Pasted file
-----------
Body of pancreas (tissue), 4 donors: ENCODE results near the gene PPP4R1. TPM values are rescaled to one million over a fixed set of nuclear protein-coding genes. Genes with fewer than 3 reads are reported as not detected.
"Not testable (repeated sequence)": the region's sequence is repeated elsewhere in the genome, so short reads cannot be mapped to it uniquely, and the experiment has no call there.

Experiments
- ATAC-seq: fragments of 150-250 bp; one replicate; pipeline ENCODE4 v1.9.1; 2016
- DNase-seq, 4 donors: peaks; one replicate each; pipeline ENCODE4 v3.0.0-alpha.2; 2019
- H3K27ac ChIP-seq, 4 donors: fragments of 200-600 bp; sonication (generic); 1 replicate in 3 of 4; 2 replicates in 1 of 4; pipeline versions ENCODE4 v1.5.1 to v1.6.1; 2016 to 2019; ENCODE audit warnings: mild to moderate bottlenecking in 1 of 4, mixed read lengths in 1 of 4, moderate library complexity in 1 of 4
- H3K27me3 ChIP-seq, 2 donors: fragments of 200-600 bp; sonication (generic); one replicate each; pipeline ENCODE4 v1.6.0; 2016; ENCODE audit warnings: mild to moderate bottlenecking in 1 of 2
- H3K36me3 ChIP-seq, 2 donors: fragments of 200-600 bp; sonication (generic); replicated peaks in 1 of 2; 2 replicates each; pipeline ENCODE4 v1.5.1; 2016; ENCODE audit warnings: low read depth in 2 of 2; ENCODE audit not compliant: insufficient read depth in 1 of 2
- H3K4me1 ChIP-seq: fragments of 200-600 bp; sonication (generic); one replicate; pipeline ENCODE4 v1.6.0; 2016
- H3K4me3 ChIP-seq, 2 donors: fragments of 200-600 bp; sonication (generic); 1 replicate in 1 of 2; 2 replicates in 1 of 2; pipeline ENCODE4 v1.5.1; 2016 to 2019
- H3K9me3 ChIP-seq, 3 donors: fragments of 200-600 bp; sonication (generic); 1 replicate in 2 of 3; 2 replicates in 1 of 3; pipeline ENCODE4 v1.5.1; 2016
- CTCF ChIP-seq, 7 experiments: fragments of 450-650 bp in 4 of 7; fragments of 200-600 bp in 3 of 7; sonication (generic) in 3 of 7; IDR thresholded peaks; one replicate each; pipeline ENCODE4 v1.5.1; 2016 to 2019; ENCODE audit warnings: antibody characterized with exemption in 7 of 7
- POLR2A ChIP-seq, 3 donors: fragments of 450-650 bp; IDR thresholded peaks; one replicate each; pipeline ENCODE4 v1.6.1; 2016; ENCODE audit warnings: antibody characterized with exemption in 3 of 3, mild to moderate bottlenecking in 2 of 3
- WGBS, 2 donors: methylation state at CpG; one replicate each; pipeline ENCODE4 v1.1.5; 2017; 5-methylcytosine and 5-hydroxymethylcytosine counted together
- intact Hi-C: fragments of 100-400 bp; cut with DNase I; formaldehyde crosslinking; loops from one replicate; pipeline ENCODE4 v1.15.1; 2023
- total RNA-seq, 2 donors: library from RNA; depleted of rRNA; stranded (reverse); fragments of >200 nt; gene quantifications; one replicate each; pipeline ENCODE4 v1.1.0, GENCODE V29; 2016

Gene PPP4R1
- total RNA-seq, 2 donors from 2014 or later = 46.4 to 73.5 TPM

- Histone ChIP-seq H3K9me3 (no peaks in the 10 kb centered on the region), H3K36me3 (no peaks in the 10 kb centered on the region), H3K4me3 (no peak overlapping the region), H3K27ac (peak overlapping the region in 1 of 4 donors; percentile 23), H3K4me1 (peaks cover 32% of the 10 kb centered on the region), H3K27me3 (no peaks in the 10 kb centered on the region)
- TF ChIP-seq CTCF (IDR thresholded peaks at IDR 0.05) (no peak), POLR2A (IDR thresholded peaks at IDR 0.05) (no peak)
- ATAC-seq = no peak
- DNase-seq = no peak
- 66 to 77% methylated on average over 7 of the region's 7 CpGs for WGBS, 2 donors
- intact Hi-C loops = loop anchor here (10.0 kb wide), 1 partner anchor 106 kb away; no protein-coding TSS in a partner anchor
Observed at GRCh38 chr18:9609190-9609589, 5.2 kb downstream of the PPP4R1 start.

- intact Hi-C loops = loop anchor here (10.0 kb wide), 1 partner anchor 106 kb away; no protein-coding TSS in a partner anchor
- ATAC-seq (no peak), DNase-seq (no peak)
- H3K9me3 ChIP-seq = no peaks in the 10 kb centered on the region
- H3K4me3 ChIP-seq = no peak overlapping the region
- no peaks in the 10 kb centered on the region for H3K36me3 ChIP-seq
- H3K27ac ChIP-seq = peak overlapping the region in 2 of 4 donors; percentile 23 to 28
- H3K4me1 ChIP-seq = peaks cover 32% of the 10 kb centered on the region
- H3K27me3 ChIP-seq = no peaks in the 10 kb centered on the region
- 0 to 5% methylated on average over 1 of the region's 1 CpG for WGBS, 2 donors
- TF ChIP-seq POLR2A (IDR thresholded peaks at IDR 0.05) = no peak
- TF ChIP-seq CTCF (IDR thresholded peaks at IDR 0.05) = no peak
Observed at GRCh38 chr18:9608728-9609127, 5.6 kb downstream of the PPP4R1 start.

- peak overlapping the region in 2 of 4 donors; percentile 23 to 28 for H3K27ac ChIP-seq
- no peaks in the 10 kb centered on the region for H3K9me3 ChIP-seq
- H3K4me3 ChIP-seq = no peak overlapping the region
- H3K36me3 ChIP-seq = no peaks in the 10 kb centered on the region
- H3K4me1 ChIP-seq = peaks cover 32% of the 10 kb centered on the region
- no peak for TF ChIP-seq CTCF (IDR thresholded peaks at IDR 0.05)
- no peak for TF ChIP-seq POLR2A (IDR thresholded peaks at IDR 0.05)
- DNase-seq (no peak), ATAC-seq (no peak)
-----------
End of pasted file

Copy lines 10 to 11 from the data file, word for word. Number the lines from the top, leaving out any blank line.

- H3K4me3 ChIP-seq, 2 donors: fragments of 200-600 bp; sonication (generic); 1 replicate in 1 of 2; 2 replicates in 1 of 2; pipeline ENCODE4 v1.5.1; 2016 to 2019
- H3K9me3 ChIP-seq, 3 donors: fragments of 200-600 bp; sonication (generic); 1 replicate in 2 of 3; 2 replicates in 1 of 3; pipeline ENCODE4 v1.5.1; 2016